Ought not Christ to have suffered these things and to enter into His glory? Enter into His glory… See, there’s a statement that we’ve got, Jacob in the Book of Mormon (Jacob chapter 4, verse 4): For, for this intent have we written these things, that they may know that we knew of Christ, and we had a hope of his glory many hundred years before his coming; and not only we ourselves had a hope of his glory, but also all the holy prophets which were before us (see also Jacob 3:1 RE).

“Enter into His glory.” “A hope of His glory.” What is His glory? Behold, this is my work and my glory… (Moses 1:39; see also Genesis 1:7 RE). What is that? What is His glory? It’s you. It’s you. See, as He’s talking to them about the things that He ought to suffer in order for Him to be able to enter into His glory, He’s talking to them about them. He’s talking to you about you

All Scriptures are focused on the Lord’s ministry and message. They are one, and we err when we fail to see a consistent overall testimony of the Lord’s great plan of happiness for all of us within it. Christ’s apparent defeat and death were but a prelude to His great triumph over death itself. For those who follow Him, defeat while alive is irrelevant and ultimate defeat in death itself is irrelevant—because if you follow Him here below, you’ll be invited to follow Him to greater things above. 

Well, ought not Christ to have suffered these things and to have entered into His glory? The answer is, of course, everything that He did was according to a plan. Every step He took and everything that He taught was intended to bear witness of the ministry and the mission that He had. He satisfied all of the requirements—not only of the Law of Moses but of the law of the gospel as well, which He was in the process of introducing to them. I find it always amusing to consider what was going on on Mars Hill when Paul arrived there. And they were always interested in hearing some new thing—when, in fact, what Christ (on the road to Emmaus) wanted was not “some new thing” but a clearer understanding of the things that had already been given, a clearer understanding of the testimonies that mankind had entrusted to them already, a clearer understanding that His work and His glory was intended to encompass not only Himself as the Father of all those who will receive Him but also intended to encompass our own immortality and eternal life.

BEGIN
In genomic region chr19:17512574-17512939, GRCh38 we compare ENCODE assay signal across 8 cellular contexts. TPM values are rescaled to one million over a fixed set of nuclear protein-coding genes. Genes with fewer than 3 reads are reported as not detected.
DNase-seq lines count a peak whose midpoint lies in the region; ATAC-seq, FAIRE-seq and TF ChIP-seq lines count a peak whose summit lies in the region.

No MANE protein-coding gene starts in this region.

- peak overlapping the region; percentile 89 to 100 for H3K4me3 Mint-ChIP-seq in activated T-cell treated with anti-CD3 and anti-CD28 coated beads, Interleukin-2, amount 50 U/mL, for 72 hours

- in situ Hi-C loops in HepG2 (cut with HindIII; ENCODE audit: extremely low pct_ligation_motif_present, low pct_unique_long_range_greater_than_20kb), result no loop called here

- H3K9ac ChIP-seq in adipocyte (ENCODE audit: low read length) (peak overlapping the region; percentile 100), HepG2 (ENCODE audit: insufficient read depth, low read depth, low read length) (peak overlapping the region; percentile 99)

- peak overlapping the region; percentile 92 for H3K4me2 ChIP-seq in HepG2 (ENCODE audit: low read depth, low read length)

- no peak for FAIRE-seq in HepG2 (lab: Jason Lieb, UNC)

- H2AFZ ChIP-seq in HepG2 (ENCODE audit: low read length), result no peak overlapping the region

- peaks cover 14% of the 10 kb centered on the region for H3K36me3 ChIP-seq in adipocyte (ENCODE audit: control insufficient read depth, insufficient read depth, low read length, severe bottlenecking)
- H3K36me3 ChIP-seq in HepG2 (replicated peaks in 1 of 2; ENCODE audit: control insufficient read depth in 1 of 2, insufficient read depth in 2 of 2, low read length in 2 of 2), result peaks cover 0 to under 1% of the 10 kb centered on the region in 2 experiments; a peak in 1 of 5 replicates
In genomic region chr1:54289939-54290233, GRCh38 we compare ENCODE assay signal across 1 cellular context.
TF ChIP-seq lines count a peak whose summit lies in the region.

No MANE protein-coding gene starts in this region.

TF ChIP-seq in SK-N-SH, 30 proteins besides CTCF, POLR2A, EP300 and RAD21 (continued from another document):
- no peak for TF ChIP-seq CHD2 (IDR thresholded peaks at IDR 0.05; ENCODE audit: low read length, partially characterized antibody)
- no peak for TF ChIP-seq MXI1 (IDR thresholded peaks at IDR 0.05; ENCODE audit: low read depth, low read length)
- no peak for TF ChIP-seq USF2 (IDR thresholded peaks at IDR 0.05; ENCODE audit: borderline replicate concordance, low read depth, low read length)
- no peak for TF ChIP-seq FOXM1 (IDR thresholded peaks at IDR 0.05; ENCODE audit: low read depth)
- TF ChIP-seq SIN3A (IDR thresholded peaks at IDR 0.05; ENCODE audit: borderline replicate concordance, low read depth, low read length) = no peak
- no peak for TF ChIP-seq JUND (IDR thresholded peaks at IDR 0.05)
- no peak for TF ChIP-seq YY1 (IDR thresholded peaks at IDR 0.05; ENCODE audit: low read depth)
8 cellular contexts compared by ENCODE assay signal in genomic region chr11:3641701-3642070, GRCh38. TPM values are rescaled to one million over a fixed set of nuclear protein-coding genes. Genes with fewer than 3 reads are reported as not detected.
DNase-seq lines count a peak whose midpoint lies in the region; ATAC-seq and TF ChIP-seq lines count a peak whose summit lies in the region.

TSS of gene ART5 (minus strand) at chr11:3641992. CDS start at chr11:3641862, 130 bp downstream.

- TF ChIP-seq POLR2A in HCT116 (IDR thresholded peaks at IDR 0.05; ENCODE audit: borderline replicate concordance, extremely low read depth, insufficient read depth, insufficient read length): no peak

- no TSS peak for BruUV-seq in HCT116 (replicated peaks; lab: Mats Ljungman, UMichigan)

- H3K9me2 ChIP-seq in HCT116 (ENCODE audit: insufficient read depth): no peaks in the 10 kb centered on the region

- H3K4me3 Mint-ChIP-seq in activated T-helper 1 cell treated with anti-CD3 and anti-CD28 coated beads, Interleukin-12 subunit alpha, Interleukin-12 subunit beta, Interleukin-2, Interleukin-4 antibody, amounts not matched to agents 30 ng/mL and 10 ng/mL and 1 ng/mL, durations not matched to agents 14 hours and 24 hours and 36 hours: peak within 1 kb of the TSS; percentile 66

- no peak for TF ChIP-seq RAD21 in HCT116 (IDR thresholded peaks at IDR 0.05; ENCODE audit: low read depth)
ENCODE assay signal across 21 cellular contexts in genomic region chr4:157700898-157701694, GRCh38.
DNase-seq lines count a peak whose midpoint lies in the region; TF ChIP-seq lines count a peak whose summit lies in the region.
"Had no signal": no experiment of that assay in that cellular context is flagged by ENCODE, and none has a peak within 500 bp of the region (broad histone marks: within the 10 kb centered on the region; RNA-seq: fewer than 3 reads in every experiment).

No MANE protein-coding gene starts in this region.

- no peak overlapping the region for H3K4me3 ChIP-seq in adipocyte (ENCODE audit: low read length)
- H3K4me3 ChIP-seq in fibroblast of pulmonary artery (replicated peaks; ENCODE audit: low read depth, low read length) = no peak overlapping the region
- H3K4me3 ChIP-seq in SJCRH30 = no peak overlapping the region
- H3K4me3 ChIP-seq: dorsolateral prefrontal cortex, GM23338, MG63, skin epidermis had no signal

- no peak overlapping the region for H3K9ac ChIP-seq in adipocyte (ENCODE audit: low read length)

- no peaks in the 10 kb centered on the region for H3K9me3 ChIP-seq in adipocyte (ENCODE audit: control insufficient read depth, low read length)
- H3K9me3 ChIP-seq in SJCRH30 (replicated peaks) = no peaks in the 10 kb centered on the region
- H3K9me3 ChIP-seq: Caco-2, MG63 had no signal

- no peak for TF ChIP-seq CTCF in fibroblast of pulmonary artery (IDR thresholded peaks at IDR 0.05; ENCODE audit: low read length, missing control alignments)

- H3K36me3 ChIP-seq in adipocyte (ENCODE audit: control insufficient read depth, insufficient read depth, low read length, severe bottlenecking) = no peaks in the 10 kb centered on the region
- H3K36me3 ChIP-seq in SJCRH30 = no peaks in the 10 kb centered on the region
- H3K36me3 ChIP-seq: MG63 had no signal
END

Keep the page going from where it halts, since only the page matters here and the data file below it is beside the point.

In the spring of each year, all nature reawakens from the sleep of winter to bear testimony of the resurrection. And similarly, I want to add my testimony to those others that the Lord has risen. He conformed perfectly to the Father’s plan. His rhetorical question still remains, in my view, the best way to think of Him: Ought not Christ to have suffered these things and to enter into His glory? 


The foregoing excerpts were taken from:

  • Denver’s talk titled “Christ’s Discourse on the Road to Emmaus”, given in Fairview, UT on April 14, 2007